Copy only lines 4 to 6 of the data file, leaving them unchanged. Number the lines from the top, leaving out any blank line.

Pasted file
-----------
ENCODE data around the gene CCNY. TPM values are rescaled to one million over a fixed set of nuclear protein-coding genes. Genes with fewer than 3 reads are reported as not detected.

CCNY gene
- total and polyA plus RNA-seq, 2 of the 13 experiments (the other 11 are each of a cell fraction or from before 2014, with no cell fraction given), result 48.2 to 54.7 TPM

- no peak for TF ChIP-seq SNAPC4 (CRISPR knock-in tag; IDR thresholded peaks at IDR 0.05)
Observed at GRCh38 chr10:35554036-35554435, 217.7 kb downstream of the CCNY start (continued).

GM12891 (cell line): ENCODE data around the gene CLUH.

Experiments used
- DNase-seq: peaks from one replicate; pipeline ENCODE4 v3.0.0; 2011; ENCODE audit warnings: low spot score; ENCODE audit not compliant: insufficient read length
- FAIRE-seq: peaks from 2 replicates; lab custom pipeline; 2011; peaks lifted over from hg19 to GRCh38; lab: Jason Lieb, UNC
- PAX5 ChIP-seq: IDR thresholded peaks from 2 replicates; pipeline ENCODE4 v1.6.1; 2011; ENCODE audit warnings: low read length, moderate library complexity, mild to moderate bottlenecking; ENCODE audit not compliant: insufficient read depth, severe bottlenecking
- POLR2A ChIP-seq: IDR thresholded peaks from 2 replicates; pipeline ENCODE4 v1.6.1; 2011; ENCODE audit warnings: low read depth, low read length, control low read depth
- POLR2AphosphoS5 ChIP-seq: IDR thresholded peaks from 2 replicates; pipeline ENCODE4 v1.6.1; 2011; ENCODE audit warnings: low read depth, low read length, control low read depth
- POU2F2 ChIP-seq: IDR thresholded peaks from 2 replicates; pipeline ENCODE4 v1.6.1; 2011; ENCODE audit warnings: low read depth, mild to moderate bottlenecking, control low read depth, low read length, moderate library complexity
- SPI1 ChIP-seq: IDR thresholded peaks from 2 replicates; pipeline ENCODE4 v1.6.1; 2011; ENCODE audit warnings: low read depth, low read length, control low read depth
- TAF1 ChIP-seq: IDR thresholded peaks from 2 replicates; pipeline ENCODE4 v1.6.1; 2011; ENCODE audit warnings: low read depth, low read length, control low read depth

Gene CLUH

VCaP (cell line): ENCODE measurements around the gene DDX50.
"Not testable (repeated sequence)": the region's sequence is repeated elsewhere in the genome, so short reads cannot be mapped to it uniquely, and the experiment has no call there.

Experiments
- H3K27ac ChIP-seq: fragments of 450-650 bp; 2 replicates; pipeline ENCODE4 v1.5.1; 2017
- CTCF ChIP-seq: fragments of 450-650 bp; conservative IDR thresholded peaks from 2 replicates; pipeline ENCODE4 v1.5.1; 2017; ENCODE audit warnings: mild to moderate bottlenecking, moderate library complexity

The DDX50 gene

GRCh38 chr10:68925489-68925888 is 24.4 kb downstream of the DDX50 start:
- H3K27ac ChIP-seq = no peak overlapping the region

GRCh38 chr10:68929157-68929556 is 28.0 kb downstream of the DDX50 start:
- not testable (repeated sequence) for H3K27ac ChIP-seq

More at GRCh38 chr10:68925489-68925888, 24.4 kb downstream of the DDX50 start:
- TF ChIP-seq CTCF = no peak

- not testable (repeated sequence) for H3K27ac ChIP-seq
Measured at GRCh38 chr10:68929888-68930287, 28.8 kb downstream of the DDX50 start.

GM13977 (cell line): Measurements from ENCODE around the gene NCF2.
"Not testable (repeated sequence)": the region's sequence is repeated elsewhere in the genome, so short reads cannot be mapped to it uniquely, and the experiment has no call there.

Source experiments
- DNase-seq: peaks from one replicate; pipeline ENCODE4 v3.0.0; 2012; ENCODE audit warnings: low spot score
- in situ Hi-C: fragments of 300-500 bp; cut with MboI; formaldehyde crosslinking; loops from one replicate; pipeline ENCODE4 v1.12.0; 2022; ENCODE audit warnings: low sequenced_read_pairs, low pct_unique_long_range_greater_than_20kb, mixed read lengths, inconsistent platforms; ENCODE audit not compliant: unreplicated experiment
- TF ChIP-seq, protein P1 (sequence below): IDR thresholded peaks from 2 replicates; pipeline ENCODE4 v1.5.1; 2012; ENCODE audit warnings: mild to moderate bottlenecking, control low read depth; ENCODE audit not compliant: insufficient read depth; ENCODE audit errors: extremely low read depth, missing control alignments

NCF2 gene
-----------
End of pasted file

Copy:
- no peak for TF ChIP-seq SNAPC4 (CRISPR knock-in tag; IDR thresholded peaks at IDR 0.05)
Observed at GRCh38 chr10:35554036-35554435, 217.7 kb downstream of the CCNY start (continued).

GM12891 (cell line): ENCODE data around the gene CLUH.